+

   

+

 

+

     

 Hearing impairment

+

+

     

+

+

+

+

+

      

+

 Hypotonia

     

+

       

+

+

  

+

 

 Jaundice

  

+

 

+

+

      

+

+

 

+

  

+

 Visual impairment

+

+

+

+

+

 

+

  

+

+

+

 

+

+

  

+

 

Facial dysmorphia

 Attached earlobes

+

+

+

 

+

+

  

+

  

+

  

+

+

+

+

+

 Epicanthal folds

          

+

      

+

+

 High forehead

+

 

+

    

+

   

+

 

+

    

+

Speech development

 Absent

             

+

+

+

+

+

+

 Short sentences

 

+

  

+

       

+

      

 Sufficient working vocabulary

+

 

+

+

 

+

+

+

+

+

+

+

       

Intellectual disability

moderate

moderate

moderate

moderate

moderate

moderate

moderate

moderate

moderate

moderate

none

moderate

severe

severe

severe

severe

severe

severe

severe

 Age of examination in yrs

7

32

18

 

11

15

5

6

14

 

9

15

 

9

  

15

 

9

 Total IQ

     

54

67

 

64

  

60

       

 Verbal IQ

  

<55

 

54

  

67

  

105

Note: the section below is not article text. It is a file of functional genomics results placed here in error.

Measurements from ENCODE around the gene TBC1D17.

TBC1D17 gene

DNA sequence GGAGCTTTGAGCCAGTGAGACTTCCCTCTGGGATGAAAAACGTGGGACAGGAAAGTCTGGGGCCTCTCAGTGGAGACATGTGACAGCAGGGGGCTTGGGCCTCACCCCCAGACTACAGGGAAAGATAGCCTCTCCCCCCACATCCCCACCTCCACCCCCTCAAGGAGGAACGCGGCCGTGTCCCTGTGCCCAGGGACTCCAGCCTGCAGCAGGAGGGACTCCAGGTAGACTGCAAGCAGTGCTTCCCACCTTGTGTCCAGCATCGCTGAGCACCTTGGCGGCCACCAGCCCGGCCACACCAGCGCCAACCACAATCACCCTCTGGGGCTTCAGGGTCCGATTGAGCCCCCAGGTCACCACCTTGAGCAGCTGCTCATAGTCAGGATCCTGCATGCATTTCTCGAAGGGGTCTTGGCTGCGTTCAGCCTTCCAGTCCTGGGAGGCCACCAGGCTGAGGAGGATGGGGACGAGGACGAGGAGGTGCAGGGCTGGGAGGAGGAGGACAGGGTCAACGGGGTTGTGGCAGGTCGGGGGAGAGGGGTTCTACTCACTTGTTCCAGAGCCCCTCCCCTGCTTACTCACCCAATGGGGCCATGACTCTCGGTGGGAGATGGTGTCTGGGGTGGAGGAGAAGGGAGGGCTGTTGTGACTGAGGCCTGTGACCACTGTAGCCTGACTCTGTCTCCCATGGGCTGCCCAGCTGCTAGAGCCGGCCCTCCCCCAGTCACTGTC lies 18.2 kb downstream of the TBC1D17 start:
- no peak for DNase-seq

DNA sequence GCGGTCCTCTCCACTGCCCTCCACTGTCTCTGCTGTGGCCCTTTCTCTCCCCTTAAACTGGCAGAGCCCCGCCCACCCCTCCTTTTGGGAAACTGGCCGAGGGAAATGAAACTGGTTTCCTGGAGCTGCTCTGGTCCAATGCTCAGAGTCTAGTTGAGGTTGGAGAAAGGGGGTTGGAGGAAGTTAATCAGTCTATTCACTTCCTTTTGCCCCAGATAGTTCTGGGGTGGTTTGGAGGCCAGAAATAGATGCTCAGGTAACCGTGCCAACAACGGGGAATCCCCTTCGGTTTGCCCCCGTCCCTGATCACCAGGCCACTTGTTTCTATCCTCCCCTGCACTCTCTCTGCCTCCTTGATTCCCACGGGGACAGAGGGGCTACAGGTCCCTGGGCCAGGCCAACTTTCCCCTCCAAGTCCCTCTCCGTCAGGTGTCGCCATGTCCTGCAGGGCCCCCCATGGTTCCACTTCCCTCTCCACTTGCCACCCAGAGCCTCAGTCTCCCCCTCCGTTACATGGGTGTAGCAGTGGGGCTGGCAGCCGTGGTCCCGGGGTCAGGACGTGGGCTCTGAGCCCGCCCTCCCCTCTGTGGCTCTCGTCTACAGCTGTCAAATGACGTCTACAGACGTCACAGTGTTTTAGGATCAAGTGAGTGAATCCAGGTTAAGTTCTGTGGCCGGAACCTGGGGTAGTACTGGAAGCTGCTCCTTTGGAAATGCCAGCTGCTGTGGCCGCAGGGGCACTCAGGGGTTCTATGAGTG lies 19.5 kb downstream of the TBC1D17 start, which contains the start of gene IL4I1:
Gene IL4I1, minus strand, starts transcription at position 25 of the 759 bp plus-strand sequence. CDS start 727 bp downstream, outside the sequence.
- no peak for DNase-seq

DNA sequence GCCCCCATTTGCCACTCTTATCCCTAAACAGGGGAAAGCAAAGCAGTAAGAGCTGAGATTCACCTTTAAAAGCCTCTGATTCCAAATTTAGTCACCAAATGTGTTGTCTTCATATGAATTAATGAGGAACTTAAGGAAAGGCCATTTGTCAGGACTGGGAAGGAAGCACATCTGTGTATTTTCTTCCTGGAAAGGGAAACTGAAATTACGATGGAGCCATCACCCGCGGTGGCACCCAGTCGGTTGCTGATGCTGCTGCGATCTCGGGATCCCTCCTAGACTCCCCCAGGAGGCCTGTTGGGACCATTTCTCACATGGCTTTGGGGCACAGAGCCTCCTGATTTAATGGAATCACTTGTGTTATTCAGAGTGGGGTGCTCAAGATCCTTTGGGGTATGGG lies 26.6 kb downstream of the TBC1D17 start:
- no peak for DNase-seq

Non-verbal IQ

  

60

 

54

  

59

  

83

        

 Developmental level in yrs

2.5

7

           

2.5

  

1

 

2

Residence

 Assisted living facility

+

+

+

                

 Parental home

   

+

 

+

+

+

+

+

+

+

       

 Parental home with continuous supervision

    

+

       

+

+

 

+

  

+

nursing home

              

+

 

+

+

 

Education

 Higher vocational education

          

+

        

 Sec. vocational education level 1b

       

+

+

          

 Special education cluster 2c

+

 

+

  

+

+

  

+

 

+

       

 Special education cluster 3d

 

+

 

+

+

              

Supported employment e

+

+

+

+

 

+

 

+

   

+

       

Miscellaneous

EH

EH

EH

EH

EH

EH, explicit memory at a normal level

EH

EH, able to cope with money, drives a scooter

EH, drives a bicycle

EH

EH, completely normal gait

EH, able to cope with money

EH

EH, examined during house call

EH

EH, PEG tube (at 7 years of age)

EH

EH, PEG tube (at 5 years of age)

EH

Abbreviation: EH enamel hypoplasia, P PEX, IQ intelligence quotient, PEG percutaneous endoscopic gastrostomy

(A) sibs; (B) sibs; (C) sibs

aPatient died at 18 years

bEducation for specific trades or occupations, ascending difficulty of access criteria from level 1 to 4

cSchool for deaf and partially hearing children, or children with serious speech and language difficulties